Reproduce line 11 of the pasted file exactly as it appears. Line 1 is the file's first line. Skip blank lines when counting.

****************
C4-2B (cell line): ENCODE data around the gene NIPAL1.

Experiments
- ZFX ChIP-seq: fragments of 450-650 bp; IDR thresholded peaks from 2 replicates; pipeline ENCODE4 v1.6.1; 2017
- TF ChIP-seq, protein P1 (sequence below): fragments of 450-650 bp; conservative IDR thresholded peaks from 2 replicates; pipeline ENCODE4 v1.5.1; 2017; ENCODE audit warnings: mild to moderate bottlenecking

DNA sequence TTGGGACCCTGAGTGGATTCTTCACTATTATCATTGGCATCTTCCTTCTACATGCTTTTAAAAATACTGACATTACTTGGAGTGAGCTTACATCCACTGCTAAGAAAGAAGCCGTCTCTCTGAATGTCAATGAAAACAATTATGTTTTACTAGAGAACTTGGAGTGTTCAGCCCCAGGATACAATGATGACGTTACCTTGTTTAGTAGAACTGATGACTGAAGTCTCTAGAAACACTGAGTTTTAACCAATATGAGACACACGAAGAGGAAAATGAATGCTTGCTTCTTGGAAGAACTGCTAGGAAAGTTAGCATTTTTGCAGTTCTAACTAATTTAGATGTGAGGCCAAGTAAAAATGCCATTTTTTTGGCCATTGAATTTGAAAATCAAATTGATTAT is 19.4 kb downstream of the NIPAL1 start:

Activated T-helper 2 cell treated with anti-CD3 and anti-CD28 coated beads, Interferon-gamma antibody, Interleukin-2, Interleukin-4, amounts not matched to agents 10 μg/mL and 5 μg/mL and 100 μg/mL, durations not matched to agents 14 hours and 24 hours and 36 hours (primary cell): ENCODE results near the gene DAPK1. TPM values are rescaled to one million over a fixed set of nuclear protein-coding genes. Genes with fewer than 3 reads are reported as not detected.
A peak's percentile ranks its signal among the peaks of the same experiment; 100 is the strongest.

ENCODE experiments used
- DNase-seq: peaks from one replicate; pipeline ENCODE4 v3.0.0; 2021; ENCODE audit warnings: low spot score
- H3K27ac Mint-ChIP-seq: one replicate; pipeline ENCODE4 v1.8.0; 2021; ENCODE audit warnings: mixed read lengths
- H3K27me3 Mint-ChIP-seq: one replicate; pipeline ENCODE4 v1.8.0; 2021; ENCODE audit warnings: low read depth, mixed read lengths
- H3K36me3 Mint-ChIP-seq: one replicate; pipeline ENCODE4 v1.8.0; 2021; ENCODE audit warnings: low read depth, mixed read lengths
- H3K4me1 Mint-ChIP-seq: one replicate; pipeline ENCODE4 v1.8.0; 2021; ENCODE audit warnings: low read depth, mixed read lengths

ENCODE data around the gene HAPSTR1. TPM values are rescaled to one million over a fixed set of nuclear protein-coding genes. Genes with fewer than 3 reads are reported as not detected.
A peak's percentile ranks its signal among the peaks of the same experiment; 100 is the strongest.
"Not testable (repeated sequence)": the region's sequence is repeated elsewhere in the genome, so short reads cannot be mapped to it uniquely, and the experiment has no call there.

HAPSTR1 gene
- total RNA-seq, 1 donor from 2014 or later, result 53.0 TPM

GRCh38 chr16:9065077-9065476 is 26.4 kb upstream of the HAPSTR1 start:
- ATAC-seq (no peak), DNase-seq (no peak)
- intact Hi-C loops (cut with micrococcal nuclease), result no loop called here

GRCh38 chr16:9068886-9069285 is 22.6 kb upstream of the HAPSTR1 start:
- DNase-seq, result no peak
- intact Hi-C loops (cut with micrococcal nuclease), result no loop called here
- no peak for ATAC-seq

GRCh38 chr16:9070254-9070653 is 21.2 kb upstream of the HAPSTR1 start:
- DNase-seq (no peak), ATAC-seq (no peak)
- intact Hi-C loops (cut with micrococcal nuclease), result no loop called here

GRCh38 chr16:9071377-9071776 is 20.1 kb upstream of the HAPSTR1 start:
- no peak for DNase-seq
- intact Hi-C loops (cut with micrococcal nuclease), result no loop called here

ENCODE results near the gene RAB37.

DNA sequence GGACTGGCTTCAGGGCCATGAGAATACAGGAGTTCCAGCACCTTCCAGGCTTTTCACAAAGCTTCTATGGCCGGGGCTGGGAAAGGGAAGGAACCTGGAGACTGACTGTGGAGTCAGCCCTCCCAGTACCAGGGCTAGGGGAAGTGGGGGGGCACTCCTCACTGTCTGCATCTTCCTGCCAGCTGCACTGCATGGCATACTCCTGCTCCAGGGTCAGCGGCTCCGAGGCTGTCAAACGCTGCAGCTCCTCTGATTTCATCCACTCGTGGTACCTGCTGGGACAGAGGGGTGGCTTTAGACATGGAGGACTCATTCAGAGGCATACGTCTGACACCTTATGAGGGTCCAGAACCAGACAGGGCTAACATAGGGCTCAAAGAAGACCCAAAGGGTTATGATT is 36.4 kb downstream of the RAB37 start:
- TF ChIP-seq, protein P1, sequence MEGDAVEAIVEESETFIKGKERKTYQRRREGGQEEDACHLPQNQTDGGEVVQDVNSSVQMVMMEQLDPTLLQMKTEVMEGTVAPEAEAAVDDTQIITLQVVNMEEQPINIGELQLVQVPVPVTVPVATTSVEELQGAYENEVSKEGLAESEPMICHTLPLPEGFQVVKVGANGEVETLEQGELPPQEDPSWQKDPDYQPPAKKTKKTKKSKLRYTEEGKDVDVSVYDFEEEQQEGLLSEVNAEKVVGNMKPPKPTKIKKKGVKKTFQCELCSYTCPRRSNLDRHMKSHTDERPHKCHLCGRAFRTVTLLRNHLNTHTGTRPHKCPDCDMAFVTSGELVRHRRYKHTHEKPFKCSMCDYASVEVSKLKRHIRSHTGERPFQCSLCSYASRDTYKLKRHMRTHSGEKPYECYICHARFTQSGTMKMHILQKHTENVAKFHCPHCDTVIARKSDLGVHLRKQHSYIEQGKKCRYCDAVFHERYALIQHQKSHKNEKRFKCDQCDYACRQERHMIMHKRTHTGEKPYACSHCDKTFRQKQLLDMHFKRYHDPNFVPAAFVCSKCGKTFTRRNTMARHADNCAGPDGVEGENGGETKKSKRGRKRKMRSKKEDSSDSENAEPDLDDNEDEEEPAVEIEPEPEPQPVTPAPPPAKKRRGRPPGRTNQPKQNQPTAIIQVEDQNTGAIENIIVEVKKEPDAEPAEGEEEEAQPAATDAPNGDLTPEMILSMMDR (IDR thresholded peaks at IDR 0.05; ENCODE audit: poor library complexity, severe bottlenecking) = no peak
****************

- H3K27me3 Mint-ChIP-seq: one replicate; pipeline ENCODE4 v1.8.0; 2021; ENCODE audit warnings: low read depth, mixed read lengths